As stated earlier, a traditional disadvantage of the patch antenna is its inherent narrow bandwidth. Many methods have been proposed to improve the bandwidth, and these include, as examples, the addition of parasitic patches, either laterally or vertically, the use of a thick dielectric substrate, and the cutting of apertures.
A common microstrip patch antenna has a microstrip feed cut-in at the optimum feed point. Patches having such cut-ins, however, do not necessarily provide good crosspolarization performance. Also, circular polarization is difficult to achieve due to perturbations caused by the inset microstrip lines. It is therefore very important to minimize parasitic effects, such as the aforementioned perturbations, of the feed while maintaining simple manufacturability.
Simplification of circuits that interface with the radiating elements is one way to achieve the goals of decreased size, decreased weight, ease of manufacture, and lowered costs. Power divider, filter, and low noise amplifier circuits are examples of structures that microwave and radio frequency (RF) designers often attempt to integrate with the antenna element. Integration with the antenna element usually results in smaller overall packaging and enhanced system performance. However, the packaging associated with common microwave circuits, for example, makes this integration very difficult when a common coaxial probe feed is used. Thus, it has been an objective of antenna designers to simplify the integration of circuits with the radiating element.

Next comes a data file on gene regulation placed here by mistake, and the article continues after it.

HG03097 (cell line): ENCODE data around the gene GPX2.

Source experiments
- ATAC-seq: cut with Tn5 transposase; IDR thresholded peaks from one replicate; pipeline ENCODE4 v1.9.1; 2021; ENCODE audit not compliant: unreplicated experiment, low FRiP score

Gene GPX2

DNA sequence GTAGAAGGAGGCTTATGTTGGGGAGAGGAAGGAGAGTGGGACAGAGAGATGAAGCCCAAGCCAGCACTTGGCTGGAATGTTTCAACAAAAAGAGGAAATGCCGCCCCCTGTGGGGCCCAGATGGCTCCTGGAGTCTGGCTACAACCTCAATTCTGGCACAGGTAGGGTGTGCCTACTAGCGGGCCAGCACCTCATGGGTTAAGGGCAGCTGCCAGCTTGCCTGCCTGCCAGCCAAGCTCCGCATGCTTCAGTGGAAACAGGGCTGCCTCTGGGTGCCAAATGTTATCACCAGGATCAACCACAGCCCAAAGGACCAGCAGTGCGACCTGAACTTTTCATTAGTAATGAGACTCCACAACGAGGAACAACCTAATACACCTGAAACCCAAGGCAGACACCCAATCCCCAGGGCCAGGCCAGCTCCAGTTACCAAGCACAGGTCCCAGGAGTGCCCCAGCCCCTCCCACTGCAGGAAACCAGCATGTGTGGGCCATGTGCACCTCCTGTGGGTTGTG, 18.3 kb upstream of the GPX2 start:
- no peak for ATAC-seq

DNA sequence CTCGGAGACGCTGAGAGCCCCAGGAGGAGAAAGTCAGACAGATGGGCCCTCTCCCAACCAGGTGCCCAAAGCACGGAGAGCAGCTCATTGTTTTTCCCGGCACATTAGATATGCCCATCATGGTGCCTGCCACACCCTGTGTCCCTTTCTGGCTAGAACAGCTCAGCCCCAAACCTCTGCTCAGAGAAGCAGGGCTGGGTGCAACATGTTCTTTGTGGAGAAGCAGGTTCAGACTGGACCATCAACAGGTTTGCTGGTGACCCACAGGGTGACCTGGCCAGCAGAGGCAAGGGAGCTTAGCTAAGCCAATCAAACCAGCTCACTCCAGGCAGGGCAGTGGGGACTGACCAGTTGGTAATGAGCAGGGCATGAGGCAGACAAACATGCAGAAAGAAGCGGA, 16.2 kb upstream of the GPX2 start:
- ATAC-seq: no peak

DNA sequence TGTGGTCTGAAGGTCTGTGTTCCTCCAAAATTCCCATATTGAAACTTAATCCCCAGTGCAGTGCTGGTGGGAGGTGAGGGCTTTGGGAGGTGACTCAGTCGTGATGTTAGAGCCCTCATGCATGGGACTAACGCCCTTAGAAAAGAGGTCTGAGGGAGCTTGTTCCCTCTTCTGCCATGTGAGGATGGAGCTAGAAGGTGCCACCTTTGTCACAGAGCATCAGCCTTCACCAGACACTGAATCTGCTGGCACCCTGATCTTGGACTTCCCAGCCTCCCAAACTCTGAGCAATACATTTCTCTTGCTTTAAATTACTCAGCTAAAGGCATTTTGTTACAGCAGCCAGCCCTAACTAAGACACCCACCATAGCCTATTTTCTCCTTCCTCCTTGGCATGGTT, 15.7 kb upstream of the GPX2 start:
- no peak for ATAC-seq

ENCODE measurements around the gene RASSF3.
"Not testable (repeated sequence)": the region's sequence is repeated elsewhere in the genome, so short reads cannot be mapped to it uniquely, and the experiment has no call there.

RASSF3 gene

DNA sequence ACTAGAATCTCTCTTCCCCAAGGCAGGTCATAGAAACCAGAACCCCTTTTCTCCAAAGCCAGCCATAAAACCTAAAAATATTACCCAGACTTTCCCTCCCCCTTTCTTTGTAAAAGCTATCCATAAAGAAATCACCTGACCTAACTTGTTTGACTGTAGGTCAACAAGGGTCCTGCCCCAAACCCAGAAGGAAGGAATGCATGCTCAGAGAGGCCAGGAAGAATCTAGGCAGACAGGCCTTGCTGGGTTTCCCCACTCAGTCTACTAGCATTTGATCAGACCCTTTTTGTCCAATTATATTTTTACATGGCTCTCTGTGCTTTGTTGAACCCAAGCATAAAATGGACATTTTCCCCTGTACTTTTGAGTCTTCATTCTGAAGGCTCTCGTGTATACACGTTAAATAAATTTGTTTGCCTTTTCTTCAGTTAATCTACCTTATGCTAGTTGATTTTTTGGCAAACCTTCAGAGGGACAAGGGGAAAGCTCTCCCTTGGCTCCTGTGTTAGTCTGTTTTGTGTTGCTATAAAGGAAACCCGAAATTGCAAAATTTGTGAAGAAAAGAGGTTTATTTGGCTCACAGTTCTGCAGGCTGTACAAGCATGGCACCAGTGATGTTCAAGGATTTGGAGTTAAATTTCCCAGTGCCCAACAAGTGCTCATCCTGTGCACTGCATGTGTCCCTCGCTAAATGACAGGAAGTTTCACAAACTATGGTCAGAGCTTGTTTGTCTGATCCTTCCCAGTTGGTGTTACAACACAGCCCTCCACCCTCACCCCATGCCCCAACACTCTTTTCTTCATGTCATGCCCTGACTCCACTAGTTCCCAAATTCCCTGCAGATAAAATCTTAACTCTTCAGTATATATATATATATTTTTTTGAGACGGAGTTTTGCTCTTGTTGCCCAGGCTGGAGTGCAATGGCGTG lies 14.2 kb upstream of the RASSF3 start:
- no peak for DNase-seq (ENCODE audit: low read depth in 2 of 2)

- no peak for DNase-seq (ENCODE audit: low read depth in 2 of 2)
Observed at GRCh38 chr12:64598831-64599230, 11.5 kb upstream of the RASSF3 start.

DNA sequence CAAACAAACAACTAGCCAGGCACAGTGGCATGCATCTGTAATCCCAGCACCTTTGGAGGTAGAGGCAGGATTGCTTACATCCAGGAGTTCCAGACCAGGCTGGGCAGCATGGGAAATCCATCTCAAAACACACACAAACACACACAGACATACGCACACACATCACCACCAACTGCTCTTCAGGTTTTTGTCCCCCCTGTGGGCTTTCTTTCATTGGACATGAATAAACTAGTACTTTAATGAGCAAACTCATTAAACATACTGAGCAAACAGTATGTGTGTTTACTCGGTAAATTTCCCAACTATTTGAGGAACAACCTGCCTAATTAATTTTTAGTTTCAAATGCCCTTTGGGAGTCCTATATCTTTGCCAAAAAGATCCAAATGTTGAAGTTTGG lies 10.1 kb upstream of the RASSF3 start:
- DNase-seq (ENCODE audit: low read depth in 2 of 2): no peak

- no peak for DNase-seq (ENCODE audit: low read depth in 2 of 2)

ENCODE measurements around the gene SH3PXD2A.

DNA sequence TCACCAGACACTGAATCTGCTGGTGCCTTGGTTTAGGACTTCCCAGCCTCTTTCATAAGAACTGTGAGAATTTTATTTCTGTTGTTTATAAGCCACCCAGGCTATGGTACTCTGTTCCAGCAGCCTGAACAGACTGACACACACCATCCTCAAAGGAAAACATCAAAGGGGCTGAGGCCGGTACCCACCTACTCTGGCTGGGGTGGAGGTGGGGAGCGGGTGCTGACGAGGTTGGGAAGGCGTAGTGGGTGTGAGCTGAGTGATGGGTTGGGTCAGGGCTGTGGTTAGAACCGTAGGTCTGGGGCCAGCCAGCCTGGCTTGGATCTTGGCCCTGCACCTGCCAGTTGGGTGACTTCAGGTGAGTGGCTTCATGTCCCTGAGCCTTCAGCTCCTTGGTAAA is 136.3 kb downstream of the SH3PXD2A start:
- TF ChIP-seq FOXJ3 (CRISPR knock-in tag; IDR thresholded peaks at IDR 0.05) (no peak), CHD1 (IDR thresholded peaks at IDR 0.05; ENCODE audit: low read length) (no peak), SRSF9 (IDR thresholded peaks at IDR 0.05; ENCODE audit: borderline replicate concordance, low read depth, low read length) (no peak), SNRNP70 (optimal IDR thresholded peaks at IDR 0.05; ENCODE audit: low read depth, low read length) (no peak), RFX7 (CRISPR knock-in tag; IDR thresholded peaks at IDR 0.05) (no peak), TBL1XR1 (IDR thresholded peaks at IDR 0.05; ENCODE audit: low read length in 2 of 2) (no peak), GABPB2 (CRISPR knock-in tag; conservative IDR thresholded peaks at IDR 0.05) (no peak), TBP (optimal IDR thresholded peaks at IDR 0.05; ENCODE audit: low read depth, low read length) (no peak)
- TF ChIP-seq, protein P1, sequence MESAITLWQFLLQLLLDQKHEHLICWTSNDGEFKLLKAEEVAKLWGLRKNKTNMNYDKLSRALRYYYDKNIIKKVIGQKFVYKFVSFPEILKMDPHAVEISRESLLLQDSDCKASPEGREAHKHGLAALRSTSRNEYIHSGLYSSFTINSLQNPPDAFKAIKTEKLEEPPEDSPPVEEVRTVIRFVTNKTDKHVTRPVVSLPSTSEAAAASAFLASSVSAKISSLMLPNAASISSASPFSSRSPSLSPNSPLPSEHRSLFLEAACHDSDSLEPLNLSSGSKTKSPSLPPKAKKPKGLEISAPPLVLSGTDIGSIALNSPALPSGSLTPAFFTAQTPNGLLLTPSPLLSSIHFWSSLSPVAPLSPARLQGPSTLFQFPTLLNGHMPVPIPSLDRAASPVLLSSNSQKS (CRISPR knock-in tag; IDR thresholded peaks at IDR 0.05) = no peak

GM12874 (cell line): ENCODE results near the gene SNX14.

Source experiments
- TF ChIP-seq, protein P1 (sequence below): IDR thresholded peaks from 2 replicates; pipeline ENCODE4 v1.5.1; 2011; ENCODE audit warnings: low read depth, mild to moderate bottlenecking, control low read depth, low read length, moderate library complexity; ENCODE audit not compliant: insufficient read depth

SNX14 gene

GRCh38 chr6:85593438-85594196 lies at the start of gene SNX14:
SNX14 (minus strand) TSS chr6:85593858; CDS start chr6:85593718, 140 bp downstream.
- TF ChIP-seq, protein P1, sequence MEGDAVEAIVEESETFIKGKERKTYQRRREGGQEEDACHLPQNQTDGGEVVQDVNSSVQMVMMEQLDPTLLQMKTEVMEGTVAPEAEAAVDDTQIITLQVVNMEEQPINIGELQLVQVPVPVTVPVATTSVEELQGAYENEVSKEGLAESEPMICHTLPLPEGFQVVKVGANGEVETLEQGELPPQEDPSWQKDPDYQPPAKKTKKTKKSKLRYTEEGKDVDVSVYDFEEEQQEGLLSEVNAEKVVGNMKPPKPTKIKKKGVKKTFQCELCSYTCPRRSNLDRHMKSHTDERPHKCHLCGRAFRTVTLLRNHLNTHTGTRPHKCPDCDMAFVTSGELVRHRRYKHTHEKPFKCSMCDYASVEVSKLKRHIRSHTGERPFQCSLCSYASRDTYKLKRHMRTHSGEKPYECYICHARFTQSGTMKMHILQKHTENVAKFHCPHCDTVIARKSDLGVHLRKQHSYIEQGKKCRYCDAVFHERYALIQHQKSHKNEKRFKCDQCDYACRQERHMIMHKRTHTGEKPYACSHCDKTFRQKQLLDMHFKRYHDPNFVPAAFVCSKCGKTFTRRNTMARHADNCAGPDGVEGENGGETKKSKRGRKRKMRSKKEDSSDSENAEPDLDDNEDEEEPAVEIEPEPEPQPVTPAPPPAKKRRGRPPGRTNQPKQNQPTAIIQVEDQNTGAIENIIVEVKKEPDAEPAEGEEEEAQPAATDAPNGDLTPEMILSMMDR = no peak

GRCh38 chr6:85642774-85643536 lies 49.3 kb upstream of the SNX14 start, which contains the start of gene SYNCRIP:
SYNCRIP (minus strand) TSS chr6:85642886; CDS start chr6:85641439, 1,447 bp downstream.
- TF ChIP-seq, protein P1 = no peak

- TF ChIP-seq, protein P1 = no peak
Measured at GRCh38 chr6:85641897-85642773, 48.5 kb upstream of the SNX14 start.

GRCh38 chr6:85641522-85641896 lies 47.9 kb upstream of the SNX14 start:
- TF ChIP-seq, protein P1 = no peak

A typical antenna 16 using a coaxial cable is shown in FIG. 1A. An outer conductor 5 of a coaxial cable is terminated through a connector 6 to an antenna ground plane 3. A small clearance 7 in the ground plane 3 permits an inner conductor 4 to extend through a substrate 1 and protrude through a patch element 2, where the inner conductor 4 may be electrically bonded to the topside of the patch element 2. The clearance 7 in the ground plane 3 is created so that the inner conductor is not shorted to the ground plane 3. In this example, the substrate 1 is formed of a material with a predetermined dielectric constant. The patch element 2 is printed on top of the substrate 1. However, the substrate can simply be air, as is shown in FIG. 1B.
The present invention seeks to provide a novel feed structure incorporated into an antenna, which overcomes or reduces the aforementioned problems.